POLITICS (National): Donald Trump inaugural, Women's March on Washington, "check your privilege"?: "Women's March on Washington Opens Contentious Dialogues About Race" ....
***Following up on earlier item noted here (Donald Trump inaugural, Women's March on Washington)....
* New York Times: "Women's March on Washington Opens Contentious Dialogues About Race" - From the NYT:
Many thousands of women are expected to converge on the nation’s capital for the Women’s March on Washington the day after’s inauguration. Jennifer Willis no longer plans to be one of them. Ms. Willis, a 50-year-old wedding minister from South Carolina, had looked forward to taking her daughters to the march. Then she read a post on the Facebook page for the march that made her feel unwelcome because she is white.
The post, written by a black activist from Brooklyn who is a march volunteer, advised “white allies” to listen more and talk less. It also chided those who, it said, were only now waking up to racism because of the election. “You don’t just get to join because now you’re scared, too,” read the post. “I was born scared.”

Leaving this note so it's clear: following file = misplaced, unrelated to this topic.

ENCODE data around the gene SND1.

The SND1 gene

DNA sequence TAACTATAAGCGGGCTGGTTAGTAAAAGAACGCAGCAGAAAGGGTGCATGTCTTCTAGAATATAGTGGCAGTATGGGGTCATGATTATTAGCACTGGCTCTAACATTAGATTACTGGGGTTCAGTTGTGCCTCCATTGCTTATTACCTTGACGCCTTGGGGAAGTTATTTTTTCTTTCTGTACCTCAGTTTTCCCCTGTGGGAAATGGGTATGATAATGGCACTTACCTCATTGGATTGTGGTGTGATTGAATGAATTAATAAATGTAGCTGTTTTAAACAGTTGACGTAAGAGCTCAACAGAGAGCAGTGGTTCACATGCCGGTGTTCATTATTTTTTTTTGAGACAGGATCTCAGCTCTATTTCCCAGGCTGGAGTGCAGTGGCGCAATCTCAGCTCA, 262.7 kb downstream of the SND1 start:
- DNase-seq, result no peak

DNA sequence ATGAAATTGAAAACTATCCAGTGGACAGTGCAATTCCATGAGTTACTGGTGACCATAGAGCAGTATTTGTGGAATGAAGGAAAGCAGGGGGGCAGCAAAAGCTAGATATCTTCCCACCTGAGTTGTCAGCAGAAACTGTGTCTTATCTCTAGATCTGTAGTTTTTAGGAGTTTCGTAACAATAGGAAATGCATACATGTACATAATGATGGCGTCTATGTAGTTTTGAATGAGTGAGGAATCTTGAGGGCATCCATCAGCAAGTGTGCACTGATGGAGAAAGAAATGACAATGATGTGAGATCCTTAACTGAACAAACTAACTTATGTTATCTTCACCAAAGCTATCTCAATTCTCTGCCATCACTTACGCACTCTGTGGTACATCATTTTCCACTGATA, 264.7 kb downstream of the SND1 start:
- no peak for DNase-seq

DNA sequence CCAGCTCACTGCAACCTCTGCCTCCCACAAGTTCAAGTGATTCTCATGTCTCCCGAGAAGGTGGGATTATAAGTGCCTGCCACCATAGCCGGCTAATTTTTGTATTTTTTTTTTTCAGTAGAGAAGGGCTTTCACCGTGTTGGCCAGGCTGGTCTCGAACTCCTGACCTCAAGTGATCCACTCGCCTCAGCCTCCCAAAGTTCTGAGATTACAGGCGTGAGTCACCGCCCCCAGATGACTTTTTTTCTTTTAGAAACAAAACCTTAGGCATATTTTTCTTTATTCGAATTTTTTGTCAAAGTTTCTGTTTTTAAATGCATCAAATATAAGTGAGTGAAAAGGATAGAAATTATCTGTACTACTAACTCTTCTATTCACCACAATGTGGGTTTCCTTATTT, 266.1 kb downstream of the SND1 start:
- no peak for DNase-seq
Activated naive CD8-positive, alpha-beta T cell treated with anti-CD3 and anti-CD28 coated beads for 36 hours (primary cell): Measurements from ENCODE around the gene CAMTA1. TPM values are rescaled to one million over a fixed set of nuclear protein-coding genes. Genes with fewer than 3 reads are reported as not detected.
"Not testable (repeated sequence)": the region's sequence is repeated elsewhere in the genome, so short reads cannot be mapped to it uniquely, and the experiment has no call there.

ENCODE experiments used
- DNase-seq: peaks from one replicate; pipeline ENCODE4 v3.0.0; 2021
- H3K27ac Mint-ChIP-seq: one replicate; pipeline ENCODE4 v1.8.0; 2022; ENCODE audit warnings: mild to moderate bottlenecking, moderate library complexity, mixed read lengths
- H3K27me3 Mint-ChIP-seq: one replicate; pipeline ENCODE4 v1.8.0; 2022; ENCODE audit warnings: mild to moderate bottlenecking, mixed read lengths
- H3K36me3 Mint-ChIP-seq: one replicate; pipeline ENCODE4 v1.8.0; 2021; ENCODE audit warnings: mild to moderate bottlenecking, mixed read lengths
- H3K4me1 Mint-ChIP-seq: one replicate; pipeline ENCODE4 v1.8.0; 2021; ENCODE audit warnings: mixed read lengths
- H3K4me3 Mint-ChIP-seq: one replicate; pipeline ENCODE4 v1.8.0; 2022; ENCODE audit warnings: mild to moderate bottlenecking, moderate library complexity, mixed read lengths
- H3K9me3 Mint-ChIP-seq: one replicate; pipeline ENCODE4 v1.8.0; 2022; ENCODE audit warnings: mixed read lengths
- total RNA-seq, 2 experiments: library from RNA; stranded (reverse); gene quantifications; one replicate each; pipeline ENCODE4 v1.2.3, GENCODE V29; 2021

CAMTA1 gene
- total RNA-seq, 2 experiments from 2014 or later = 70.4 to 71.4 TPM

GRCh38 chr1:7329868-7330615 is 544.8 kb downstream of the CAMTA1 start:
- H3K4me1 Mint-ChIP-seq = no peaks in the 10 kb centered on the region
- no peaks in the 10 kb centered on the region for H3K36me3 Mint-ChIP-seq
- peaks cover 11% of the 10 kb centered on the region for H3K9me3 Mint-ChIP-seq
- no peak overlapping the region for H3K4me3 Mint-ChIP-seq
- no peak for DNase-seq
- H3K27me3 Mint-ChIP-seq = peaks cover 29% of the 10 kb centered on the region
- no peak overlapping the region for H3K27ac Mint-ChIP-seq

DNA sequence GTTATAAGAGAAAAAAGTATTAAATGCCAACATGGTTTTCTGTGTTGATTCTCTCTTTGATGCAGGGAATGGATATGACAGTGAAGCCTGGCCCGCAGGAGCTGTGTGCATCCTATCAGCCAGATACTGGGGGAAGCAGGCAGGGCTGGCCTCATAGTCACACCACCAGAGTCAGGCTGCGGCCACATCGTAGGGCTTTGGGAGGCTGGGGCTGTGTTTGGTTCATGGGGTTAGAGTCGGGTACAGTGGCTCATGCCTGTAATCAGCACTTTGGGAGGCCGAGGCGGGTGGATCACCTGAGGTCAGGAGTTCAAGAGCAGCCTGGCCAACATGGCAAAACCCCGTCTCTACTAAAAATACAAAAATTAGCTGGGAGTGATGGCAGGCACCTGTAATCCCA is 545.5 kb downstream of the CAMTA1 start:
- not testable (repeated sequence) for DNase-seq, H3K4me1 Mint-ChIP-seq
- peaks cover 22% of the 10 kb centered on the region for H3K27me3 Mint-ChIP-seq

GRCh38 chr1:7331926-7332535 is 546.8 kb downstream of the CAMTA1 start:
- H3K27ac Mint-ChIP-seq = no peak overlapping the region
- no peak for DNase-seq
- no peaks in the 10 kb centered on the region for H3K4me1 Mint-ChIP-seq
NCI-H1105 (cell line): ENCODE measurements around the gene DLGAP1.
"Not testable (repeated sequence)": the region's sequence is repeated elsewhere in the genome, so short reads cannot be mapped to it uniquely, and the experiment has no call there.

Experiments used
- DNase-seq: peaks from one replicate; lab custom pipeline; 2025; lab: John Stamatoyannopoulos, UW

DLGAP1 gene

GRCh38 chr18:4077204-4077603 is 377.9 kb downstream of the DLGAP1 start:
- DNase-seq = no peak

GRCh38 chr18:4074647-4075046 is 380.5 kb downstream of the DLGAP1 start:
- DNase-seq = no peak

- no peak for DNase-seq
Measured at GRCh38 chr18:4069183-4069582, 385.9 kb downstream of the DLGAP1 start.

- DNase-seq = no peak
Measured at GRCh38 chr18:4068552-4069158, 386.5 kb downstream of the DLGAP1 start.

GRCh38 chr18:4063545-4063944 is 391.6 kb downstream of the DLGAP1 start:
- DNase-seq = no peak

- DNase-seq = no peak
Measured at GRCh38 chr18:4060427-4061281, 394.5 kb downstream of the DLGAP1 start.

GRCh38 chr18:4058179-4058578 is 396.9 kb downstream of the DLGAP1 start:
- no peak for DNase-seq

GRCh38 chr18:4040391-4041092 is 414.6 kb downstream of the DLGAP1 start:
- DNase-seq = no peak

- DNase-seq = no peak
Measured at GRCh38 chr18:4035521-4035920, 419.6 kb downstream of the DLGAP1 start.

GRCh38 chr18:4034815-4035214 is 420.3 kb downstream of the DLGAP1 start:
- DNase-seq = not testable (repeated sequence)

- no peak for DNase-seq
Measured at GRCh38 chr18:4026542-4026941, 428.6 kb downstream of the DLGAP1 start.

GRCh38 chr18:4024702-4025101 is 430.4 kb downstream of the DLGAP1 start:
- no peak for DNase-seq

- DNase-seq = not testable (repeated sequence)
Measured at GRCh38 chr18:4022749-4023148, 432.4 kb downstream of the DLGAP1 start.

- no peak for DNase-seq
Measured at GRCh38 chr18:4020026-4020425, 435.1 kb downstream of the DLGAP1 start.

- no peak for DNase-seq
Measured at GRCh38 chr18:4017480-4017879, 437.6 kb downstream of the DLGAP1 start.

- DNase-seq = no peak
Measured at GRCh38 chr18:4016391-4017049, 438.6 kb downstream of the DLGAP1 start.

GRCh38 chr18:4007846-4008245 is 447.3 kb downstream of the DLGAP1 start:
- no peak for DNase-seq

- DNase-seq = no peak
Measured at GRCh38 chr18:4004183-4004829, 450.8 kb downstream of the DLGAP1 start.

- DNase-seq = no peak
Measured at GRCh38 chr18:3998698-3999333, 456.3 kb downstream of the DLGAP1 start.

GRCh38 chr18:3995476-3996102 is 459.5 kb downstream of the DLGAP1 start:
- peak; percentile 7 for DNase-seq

Stung by the tone, Ms. Willis canceled her trip. “This is a women’s march,” she said. “We’re supposed to be allies in equal pay, marriage, adoption. Why is it now about, ‘White women don’t understand black women’?”
If all goes as planned, the Jan. 21 march will be a momentous display of unity in protest of a president whose treatment of women came to dominate the campaign’s final weeks. But long before the first buses roll to Washington and sister demonstrations take place in other cities, contentious conversations about race have erupted nearly every day among marchers, exhilarating some and alienating others.
In some ways, the discord is by design . . . . . . . .
The post that offended Ms. Willis was part of that effort. So was the quotation posted on the march’s Facebook page from Bell Hooks, the black feminist, about forging a stronger sisterhood by “confronting the ways women — through sex, class and race — dominated and exploited other women.” In response, a New Jersey woman wrote: “I’m starting to feel not very welcome in this endeavor.”
A debate then ensued about whether white women were .................